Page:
Hello Everybody,

I came across a phrase which goes like this : "Early speculation about the death of late Prince Diana....".

The prefix "late" means the following person has dead. Then, why use the word "late" in the above sentence when the word "death" has been used. "death" itself means the person referred has dead.

I bet it as: "...about the death of Prince Diana...."

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Comments  (Page 4) 
Oh yes, right! I hadn't thought of that...
Hello all

I'd agree that the 'late' person has to have died fairly recently, and that to say 'the death of the late X' would be tautologous.

If you said 'my late wife', I'd get the impression that her demise was quite recent. It would seem odd if I then discovered that she'd died 10 years before.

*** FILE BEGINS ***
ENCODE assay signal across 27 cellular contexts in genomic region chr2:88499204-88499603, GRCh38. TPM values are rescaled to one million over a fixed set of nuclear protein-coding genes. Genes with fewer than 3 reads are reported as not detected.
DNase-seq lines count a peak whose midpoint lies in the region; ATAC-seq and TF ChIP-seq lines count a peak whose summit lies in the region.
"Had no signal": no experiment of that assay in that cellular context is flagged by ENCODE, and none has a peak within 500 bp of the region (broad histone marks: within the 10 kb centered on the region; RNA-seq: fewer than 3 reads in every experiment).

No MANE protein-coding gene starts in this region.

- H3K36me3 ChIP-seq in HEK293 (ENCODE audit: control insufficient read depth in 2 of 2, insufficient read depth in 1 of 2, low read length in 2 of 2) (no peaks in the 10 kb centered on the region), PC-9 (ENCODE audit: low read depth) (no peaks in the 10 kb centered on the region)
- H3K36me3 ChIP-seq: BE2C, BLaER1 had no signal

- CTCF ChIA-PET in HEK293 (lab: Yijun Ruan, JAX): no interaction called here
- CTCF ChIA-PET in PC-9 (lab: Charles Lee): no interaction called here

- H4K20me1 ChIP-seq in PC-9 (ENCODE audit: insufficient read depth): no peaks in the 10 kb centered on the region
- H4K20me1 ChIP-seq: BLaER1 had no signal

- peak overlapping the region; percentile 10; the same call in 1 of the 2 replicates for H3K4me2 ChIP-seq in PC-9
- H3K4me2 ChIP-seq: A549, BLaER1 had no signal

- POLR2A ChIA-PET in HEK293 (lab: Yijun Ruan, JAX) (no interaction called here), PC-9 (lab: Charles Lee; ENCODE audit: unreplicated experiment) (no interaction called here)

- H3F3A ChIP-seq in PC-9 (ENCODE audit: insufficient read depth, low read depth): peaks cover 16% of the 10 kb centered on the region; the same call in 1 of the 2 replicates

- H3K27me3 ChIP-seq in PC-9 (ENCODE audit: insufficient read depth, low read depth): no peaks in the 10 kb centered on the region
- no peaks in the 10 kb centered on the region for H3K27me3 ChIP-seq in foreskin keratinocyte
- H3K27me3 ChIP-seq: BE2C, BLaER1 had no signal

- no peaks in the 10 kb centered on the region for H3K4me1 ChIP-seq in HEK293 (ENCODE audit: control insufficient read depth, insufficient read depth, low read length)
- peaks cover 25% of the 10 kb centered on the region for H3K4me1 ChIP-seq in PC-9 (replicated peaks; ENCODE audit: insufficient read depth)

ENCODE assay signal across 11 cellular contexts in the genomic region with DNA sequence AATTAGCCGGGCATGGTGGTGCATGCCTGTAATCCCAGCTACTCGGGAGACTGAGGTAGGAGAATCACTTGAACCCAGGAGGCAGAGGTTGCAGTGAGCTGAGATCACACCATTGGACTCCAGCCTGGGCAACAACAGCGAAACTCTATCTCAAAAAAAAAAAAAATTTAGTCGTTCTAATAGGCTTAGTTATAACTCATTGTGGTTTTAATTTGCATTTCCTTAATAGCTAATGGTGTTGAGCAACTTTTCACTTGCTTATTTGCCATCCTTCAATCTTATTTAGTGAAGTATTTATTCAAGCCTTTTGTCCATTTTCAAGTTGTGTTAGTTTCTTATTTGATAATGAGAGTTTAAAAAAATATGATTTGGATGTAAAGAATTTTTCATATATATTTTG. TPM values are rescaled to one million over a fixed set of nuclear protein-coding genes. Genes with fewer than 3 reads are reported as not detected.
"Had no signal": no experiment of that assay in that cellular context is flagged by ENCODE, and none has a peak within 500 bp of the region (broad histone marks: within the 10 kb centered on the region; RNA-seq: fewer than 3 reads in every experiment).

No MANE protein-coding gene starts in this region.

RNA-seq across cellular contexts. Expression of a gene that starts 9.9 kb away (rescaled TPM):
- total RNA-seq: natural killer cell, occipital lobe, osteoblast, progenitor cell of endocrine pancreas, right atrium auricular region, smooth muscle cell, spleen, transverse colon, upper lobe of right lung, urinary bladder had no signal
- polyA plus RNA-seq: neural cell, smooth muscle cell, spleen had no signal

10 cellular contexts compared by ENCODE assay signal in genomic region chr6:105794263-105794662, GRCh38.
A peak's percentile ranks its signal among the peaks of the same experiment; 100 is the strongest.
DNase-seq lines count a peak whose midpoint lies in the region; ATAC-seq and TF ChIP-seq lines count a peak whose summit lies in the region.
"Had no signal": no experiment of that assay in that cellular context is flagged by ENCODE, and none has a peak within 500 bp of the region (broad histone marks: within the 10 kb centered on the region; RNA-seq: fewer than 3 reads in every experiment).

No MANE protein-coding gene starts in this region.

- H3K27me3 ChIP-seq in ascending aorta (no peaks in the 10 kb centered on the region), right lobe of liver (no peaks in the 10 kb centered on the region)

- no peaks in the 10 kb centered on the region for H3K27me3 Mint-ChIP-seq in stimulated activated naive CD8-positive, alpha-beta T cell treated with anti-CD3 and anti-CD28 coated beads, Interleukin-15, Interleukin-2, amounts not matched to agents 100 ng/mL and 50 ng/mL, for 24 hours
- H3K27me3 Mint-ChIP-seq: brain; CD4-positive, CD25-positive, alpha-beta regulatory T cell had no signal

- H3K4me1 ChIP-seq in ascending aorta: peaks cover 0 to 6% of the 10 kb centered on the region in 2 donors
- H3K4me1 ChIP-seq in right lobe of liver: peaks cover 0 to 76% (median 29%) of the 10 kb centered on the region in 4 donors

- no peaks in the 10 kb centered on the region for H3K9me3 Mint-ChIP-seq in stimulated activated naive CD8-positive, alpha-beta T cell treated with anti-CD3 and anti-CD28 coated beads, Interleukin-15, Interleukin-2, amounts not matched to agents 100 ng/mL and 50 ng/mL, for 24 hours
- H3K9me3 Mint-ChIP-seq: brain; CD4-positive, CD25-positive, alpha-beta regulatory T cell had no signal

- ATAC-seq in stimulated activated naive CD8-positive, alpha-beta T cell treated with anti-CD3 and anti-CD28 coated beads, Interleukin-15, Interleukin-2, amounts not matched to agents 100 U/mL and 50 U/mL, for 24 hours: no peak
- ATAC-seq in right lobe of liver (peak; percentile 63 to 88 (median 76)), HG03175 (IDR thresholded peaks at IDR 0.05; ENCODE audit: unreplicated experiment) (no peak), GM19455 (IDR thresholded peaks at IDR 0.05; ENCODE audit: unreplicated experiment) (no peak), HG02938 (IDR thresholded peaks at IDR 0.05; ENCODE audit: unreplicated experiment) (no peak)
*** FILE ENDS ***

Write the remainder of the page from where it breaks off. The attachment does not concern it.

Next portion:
A tangent: I believe you are generally no longer entitled to be known as Mr, Mrs, etc. after death. But I think in combination with 'late', it's permitted: so you can be called 'the late MrsQ', etc.

(I'd be interested to know if anyone can confirm this.)

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Thanks MrP and LL.

To summarise we use 'late' for two purposes:

1) To show respect for the 'dead' person.
2) To indicate that he/she has dead in the recent past.

It's like, art of an artist, labour of a worker, sorrow of a sad. Got it? Death is the thing happens to the person who died. If you got my point.

 Rover_KE's reply was promoted to an answer.
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